Travel can be about making us better versions of ourselves. Religions would send people off on pilgrimages for physical healing and spiritual enlightenment, believing there were things you would travel to that you couldn’t find at home.

There is huge value in seeing that people live differently, and experiencing it first-hand, realising that your way is not the only way. Whole countries take afternoon naps and go out for family dinner at 10pm and this is neither lazy nor irresponsible, just Italian.

Perhaps we can be more conscious about our travel choices – think not just about what we want to do when we get there, but what kind of person we want to be when we come home. Do you want to be calmer, or braver, or to regain your sense of wonder and awe?

I love a place like New Orleans where I get to be entertained, not do the entertaining. Where music and food is everything, and no one asks what you do, they ask, “What would you like to do right now?” And Disneyland, where I don’t have to be a grown up, and Rarotonga where I can live without a clock or deadlines and feel the power of the ocean and delight in feeling small.

Hurry up with the electric planes, please. Meanwhile, I’ll plant more trees.


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04 Jul On Planners, Dawdlers, Postponers & Improvisers

First published in the NZ Woman’s Weekly 4.7.22


It is useful to know, I think, what kind of attitude each person in your circle has to plans and appointments. Because there are different ways of looking at a schedule – anything on a scale from “this is a vague suggestion” to “this will happen come hell or high water”.

I come from a family of hell-or-high-water people. Itineraries were drawn up and meticulously stuck to, to the extent that heading off on the annual summer holiday was a tense exercise, usually ending in tears.

Not only would there be a set time of departure, our father would also have drawn up a diagram of how luggage would be placed in the car boot. Heaven help anyone who brought something not previously notified (no, Teddy, you were not booked on this trip) or who messed things up by, for example, popping the picnic hamper in without consultation and before the suitcases, rendering it inaccessible en route.

There were designated toilet stops which had little if anything to do with how urgently you needed to go. Prone to car sickness, I once tried to hold on so long to the contents of my stomach – we weren’t due to stop till Waipawa – that I did something unspeakable in the back seat around Waipukurau. My apologies once again to my brother.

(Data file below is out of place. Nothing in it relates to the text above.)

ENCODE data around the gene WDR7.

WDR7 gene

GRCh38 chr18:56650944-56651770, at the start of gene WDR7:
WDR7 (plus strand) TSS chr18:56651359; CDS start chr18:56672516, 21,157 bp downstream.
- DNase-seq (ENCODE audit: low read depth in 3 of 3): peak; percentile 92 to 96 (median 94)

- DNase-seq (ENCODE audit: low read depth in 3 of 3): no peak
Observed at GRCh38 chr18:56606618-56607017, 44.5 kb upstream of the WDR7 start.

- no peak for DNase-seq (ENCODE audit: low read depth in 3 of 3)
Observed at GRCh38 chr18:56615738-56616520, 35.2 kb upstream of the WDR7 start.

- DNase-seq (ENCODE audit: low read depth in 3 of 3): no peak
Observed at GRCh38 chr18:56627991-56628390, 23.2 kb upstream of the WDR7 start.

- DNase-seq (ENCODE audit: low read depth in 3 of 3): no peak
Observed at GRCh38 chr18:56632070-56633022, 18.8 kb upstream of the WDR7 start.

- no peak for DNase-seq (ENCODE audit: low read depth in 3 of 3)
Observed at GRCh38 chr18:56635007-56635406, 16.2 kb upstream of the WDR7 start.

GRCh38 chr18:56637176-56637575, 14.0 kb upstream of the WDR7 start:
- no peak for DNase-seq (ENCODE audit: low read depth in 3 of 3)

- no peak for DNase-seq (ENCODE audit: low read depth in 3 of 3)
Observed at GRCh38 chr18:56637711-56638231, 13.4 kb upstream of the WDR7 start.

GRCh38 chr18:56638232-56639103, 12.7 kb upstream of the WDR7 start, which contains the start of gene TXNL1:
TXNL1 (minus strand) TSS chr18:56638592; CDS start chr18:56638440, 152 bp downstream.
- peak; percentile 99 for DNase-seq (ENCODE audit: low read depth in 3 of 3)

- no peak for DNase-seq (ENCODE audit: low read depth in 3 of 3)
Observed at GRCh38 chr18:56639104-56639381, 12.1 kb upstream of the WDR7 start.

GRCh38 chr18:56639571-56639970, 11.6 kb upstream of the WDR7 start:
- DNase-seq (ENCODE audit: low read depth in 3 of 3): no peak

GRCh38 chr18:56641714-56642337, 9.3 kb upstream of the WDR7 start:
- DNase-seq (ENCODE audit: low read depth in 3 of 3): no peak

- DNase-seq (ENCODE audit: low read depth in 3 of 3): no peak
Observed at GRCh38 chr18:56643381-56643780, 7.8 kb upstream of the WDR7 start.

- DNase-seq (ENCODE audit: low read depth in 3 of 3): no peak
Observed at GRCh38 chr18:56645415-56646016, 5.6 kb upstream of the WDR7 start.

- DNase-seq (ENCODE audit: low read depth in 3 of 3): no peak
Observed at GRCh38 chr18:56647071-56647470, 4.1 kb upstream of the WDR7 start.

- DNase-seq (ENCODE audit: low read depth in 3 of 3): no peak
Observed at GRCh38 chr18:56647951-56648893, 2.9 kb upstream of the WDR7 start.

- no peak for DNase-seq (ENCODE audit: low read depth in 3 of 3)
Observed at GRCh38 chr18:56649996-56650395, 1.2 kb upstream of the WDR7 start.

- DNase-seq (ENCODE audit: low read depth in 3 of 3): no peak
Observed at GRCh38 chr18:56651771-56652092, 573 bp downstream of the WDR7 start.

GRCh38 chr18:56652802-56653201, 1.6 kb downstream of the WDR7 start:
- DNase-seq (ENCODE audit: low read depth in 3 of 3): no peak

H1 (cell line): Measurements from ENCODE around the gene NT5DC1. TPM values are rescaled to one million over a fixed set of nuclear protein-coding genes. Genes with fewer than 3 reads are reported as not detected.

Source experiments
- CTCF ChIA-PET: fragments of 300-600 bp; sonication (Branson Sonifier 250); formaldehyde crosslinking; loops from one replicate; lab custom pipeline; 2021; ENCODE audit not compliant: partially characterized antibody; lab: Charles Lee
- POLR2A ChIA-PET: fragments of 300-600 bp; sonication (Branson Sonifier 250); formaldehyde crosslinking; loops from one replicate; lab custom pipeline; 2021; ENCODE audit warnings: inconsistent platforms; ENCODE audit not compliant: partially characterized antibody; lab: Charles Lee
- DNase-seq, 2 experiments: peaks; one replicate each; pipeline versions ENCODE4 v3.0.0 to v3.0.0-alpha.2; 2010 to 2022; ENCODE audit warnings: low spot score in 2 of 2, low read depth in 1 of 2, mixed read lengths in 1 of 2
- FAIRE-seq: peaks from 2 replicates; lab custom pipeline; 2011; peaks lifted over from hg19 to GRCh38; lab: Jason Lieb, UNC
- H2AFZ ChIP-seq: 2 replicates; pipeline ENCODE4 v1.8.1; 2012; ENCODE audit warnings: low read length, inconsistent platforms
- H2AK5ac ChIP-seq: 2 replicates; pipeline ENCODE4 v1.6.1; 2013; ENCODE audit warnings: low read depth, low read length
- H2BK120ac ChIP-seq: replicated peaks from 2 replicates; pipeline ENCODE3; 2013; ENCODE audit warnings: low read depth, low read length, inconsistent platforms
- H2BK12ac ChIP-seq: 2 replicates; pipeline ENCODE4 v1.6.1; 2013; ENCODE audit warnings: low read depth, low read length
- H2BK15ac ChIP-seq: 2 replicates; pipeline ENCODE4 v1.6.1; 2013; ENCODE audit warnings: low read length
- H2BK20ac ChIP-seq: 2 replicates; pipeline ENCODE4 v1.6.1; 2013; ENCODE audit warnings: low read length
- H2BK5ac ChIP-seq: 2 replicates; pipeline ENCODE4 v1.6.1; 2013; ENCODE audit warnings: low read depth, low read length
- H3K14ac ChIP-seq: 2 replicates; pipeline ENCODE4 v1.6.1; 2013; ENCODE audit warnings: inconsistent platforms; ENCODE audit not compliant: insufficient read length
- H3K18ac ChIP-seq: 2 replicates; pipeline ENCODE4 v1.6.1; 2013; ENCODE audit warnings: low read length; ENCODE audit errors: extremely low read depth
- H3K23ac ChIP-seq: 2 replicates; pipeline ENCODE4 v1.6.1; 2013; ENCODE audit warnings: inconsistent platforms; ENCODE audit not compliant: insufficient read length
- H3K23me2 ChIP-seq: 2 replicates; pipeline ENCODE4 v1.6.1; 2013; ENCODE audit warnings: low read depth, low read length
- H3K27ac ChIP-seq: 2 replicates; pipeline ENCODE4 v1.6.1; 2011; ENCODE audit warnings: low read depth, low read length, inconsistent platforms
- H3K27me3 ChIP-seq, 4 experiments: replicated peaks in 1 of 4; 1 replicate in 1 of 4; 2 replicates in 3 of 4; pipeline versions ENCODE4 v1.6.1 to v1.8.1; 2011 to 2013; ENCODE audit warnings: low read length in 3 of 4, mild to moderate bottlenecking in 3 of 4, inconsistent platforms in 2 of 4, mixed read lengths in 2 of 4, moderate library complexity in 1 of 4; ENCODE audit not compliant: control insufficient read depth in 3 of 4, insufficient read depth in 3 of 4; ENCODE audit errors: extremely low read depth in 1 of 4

Our Dad was someone who hated chaos, loved a plan. Very much a believer in “you cannot manage what you do not measure”, he measured everything. He would keep a notebook in the car’s glovebox recording miles driven, time taken and petrol consumed. This would become information shared with the hosts at our destination, a brilliant conversation opener for someone not skilled at the usual small talk – this summer’s route compared with the one taken last summer, this car’s fuel efficiency as opposed to the one before.

It drove him a little crazy later that I would arrive to visit and not be able to say how long the trip had taken because I hadn’t looked at my watch before I’d left. Sometimes I just lied, because my preferred style of travel involves frequent stops – for snacks and shops rather than carsickness now – and the resulting data would never please my father because, for him, a journey was always a race.

Now my circle includes different kinds of people. My husband will always say on the day of an event, “Do you still want to leave at five?” and it used to throw me, this idea that a plan once decided could be revisited. I’d think, Wait, what? Does he no longer want to go at five? Does he not want to go at all? Why are we discussing this again?

I had to learn that, while my family would be leaving at five even if someone broke a leg, he comes from a family who take a more flexible approach, checking in to see if anyone has changed their mind, cheerfully postponing if something comes up. It has taken me a long time to learn this doesn’t mean no one wanted to do it in the first place.

And my daughter’s approach is different again – wholly organic, based on how things are going and when it feels right. This is unsurprising, I always feel, for someone born six weeks early – she was ready, we weren’t.

We try to make space for each other – the planners, dawdlers, postponers and improvisers. Of course, if my dad was still around, he’d organise us all into a pie chart.